Jennifer Schultz Nelson
Extension Educator, Horticulture
I love the first warm days of spring after a long cold winter. Looking around my neighborhood, sidewalks and yards that once resembled a ghost town are suddenly crawling with adults and children alike.
People begin poking around in their yards, eager to find the first green sprouts that are a sure sign of spring. Sooner or later most homeowners' attention turns to their lawn.
Everyone wants to be the person with the yard that greens up first on the block each spring. But what many people don't realize is that the best way to achieve the first green lawn is to begin spring lawn care in the fall.
The grasses typically grown in lawns in this area such as Kentucky bluegrass, perennial ryegrass and fescue grow best in cool weather. A little extra TLC in late summer gives lawns a chance to develop a strong root system over the cool fall and late winter months as well as the spring months. A few extra months of good growth in cool weather helps build a turf more resilient to the heat of summer.
But all is not lost if you didn't start your lawn care in the fall. There is still a lot you can do this spring to be on your way to a great looking lawn.
Although your first inclination may be to fertilize your lawn heavily in early spring to achieve that coveted first green lawn on the block, that is a really poor choice in the long run. Excessive nitrogen application, more than about ¼ pound of nitrogen per 1,000 square feet, will encourage shoot (green) growth at the expense of root growth.
This results in turf that is very green and lush, but does not have a strong root system supporting it. This turf is likely to be very stressed and difficult to maintain without tons of water once summer heats up.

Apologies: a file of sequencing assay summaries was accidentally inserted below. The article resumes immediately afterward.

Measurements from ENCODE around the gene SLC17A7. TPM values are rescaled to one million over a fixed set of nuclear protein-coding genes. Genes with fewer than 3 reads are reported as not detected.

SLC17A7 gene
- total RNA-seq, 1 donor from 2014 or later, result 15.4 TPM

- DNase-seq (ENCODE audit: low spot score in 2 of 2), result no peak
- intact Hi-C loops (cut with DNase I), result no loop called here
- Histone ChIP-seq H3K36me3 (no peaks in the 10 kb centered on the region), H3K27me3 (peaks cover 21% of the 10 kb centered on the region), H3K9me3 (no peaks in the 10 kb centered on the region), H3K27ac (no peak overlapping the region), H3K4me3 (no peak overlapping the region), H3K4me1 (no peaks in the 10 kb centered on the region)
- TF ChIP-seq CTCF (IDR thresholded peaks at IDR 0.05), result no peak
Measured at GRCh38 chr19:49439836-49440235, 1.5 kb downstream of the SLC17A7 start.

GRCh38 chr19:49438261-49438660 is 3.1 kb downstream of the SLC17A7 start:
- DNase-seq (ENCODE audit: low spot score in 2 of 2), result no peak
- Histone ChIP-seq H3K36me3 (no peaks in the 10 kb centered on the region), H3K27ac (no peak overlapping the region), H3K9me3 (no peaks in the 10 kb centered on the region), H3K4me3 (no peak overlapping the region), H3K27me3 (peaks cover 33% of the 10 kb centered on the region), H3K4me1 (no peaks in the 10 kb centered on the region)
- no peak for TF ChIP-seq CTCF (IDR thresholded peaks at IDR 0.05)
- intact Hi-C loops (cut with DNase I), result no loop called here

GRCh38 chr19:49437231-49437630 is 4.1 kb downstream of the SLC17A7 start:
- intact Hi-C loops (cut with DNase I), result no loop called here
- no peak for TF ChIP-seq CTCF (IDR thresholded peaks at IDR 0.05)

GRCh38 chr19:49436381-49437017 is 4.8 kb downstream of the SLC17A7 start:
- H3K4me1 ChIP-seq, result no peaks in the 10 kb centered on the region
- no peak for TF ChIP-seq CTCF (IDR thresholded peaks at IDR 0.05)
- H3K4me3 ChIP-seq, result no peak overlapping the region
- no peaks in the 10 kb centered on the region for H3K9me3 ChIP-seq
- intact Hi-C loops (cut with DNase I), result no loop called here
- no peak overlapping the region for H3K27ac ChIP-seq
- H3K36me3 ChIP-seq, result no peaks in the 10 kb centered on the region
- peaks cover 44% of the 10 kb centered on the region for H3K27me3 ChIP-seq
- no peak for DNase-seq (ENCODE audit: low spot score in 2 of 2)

Apply a full application of fertilizer around Mother's Day only if you intend to water your lawn throughout the summer. Consider using slow- or time-release fertilizers that slowly release nutrients to the grass over the course of the season, rather than one big dose all at once. Keep in mind that pushing shoot growth with lots of nitrogen may create a weaker grass blade that is more prone to disease.
The major weed that can be controlled in the spring is actually a summer problem. If crabgrass was an issue in your lawn last summer, spring is the perfect time to attack it and head off a crisis this summer.
To chemically control crabgrass, the recommended method is pre-emergence herbicides applied in the spring. These are typically included in the "spring" lawn fertilizers. You may also find them as separate stand-alone products-- this is really the best choice, as "spring" fertilizers tend to be too heavy on the nitrogen.
Pre-emergence herbicides are typically applied in granular form with a spreader. These herbicides work on the germinating seeds in the soil, disrupting key enzymes in the germination process, and the seeds never germinate.
The timing of pre-emergent herbicide application for crabgrass is crucial. Crabgrass seed will only germinate after soil temperatures reach 50 to 60 degrees Fahrenheit for several consecutive days. There is some disagreement in the specific temperature and time period depending on the information source used. Nonetheless, if you apply a pre-emergent herbicide after the crabgrass seed in your lawn has germinated, you have just wasted your time and money. Pre-emergent herbicides will not affect seedlings. It must be in the soil before the crabgrass germinates.